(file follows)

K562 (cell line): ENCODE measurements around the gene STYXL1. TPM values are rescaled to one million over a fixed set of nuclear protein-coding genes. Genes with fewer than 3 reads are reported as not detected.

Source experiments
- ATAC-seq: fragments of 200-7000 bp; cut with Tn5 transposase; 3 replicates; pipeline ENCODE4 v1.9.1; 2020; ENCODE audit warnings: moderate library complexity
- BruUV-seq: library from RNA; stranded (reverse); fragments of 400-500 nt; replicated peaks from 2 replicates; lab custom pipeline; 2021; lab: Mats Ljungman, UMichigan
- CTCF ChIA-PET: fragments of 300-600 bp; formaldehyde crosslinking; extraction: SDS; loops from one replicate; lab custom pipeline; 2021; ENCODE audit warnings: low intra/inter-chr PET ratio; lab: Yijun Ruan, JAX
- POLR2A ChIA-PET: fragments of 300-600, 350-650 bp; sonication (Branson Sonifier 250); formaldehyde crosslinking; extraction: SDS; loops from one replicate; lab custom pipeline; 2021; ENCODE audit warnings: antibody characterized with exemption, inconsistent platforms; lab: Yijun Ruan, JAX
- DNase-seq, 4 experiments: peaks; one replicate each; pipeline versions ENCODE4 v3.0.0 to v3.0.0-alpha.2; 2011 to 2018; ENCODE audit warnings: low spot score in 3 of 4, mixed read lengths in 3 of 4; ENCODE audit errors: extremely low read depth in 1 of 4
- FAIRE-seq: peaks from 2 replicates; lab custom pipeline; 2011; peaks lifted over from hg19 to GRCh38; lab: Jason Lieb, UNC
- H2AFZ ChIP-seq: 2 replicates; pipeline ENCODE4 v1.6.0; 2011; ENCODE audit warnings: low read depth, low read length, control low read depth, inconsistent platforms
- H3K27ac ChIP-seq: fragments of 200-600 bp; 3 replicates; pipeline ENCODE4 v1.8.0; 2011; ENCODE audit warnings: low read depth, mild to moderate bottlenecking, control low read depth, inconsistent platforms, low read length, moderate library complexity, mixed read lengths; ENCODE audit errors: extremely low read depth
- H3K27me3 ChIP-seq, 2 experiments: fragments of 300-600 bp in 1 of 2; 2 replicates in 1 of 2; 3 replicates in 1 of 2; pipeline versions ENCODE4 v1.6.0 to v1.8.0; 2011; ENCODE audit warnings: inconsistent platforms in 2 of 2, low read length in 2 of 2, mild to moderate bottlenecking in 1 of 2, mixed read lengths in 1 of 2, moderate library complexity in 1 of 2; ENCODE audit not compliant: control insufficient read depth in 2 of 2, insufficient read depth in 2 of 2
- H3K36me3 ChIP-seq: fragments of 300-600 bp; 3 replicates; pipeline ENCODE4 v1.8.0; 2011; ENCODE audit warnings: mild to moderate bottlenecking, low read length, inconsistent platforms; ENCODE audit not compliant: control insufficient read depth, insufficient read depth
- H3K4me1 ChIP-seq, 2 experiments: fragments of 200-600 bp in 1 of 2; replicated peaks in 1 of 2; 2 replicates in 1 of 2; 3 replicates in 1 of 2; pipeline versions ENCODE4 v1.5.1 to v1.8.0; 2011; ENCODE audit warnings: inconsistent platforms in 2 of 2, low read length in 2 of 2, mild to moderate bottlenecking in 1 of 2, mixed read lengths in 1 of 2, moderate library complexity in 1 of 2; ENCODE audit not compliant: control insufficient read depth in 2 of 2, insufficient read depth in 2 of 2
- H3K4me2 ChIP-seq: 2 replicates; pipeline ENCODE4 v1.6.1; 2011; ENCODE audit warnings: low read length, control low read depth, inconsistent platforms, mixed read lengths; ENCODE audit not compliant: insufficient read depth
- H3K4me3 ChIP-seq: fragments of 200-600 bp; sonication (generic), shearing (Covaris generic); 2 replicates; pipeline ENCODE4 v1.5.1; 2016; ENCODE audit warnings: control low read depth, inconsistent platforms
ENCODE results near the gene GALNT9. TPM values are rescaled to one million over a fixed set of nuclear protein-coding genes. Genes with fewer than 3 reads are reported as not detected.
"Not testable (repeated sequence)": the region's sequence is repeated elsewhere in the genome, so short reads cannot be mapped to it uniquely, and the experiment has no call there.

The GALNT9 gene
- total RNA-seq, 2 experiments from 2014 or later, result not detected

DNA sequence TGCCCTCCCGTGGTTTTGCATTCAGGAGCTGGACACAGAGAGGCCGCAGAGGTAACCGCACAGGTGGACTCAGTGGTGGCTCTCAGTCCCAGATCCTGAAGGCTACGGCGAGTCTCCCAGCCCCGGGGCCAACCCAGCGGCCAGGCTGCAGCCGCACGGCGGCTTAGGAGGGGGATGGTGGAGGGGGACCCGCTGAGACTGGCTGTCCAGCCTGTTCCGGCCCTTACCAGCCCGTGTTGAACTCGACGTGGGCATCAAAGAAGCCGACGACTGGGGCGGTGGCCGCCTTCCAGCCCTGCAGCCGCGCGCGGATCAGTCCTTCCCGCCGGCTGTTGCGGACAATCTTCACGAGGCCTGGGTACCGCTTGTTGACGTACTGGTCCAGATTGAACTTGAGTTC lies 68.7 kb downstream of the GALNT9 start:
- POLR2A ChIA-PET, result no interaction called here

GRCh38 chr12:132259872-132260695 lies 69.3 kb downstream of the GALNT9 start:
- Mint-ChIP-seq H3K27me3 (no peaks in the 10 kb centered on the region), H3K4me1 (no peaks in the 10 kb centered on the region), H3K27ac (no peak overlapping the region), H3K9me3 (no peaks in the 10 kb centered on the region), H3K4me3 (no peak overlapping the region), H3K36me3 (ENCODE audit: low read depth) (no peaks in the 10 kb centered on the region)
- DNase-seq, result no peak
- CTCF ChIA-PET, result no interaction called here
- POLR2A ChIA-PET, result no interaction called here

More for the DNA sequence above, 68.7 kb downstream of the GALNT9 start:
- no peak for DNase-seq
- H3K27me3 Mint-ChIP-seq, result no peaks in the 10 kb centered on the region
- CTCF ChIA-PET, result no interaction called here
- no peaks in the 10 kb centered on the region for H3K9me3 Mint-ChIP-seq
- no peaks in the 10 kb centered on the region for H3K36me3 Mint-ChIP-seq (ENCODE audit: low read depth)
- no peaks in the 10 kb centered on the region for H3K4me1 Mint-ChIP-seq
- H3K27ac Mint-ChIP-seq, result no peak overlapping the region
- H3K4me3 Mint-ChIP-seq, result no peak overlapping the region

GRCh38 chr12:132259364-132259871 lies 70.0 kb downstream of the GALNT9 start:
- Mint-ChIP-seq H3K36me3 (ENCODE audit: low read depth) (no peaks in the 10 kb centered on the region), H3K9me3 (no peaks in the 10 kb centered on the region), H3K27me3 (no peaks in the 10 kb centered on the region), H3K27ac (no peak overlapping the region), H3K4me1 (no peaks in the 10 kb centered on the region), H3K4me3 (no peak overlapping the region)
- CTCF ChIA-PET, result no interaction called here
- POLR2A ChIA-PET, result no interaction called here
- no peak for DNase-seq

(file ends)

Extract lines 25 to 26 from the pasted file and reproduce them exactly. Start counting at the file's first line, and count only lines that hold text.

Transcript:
- CTCF ChIA-PET, result no interaction called here
- POLR2A ChIA-PET, result no interaction called here